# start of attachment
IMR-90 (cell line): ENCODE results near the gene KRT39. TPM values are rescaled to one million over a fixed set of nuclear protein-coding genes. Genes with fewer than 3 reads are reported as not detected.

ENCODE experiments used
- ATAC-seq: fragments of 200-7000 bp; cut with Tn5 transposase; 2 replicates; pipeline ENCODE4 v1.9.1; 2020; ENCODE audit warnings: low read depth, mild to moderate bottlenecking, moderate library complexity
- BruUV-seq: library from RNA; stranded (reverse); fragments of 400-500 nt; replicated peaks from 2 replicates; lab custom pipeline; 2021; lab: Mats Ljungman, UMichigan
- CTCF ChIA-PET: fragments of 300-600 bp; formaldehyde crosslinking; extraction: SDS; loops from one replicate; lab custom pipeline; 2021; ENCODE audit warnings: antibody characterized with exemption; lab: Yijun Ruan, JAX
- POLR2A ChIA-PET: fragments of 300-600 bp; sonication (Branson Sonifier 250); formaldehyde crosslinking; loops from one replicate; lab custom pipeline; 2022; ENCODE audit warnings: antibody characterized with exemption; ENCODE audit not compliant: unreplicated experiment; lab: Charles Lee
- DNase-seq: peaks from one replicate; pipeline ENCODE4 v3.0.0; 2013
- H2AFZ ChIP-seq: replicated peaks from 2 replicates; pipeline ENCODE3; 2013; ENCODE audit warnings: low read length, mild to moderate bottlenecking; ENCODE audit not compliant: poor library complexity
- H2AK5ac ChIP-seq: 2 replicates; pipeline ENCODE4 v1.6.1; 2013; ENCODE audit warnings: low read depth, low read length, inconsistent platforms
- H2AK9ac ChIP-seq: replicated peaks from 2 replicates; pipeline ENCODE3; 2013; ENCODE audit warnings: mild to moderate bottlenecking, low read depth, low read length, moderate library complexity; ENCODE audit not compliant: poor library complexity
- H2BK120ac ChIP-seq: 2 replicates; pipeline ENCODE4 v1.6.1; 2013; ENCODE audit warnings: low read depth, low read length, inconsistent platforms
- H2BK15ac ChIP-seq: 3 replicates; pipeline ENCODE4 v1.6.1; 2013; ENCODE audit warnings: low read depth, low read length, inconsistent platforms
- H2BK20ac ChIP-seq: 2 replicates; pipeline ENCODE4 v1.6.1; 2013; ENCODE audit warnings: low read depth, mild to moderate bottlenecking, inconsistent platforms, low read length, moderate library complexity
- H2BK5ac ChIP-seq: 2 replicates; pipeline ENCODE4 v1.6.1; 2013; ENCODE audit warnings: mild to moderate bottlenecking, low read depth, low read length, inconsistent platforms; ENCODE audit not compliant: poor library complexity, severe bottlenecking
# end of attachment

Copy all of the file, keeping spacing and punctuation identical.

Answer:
IMR-90 (cell line): ENCODE results near the gene KRT39. TPM values are rescaled to one million over a fixed set of nuclear protein-coding genes. Genes with fewer than 3 reads are reported as not detected.

ENCODE experiments used
- ATAC-seq: fragments of 200-7000 bp; cut with Tn5 transposase; 2 replicates; pipeline ENCODE4 v1.9.1; 2020; ENCODE audit warnings: low read depth, mild to moderate bottlenecking, moderate library complexity
- BruUV-seq: library from RNA; stranded (reverse); fragments of 400-500 nt; replicated peaks from 2 replicates; lab custom pipeline; 2021; lab: Mats Ljungman, UMichigan
- CTCF ChIA-PET: fragments of 300-600 bp; formaldehyde crosslinking; extraction: SDS; loops from one replicate; lab custom pipeline; 2021; ENCODE audit warnings: antibody characterized with exemption; lab: Yijun Ruan, JAX
- POLR2A ChIA-PET: fragments of 300-600 bp; sonication (Branson Sonifier 250); formaldehyde crosslinking; loops from one replicate; lab custom pipeline; 2022; ENCODE audit warnings: antibody characterized with exemption; ENCODE audit not compliant: unreplicated experiment; lab: Charles Lee
- DNase-seq: peaks from one replicate; pipeline ENCODE4 v3.0.0; 2013
- H2AFZ ChIP-seq: replicated peaks from 2 replicates; pipeline ENCODE3; 2013; ENCODE audit warnings: low read length, mild to moderate bottlenecking; ENCODE audit not compliant: poor library complexity
- H2AK5ac ChIP-seq: 2 replicates; pipeline ENCODE4 v1.6.1; 2013; ENCODE audit warnings: low read depth, low read length, inconsistent platforms
- H2AK9ac ChIP-seq: replicated peaks from 2 replicates; pipeline ENCODE3; 2013; ENCODE audit warnings: mild to moderate bottlenecking, low read depth, low read length, moderate library complexity; ENCODE audit not compliant: poor library complexity
- H2BK120ac ChIP-seq: 2 replicates; pipeline ENCODE4 v1.6.1; 2013; ENCODE audit warnings: low read depth, low read length, inconsistent platforms
- H2BK15ac ChIP-seq: 3 replicates; pipeline ENCODE4 v1.6.1; 2013; ENCODE audit warnings: low read depth, low read length, inconsistent platforms
- H2BK20ac ChIP-seq: 2 replicates; pipeline ENCODE4 v1.6.1; 2013; ENCODE audit warnings: low read depth, mild to moderate bottlenecking, inconsistent platforms, low read length, moderate library complexity
- H2BK5ac ChIP-seq: 2 replicates; pipeline ENCODE4 v1.6.1; 2013; ENCODE audit warnings: mild to moderate bottlenecking, low read depth, low read length, inconsistent platforms; ENCODE audit not compliant: poor library complexity, severe bottlenecking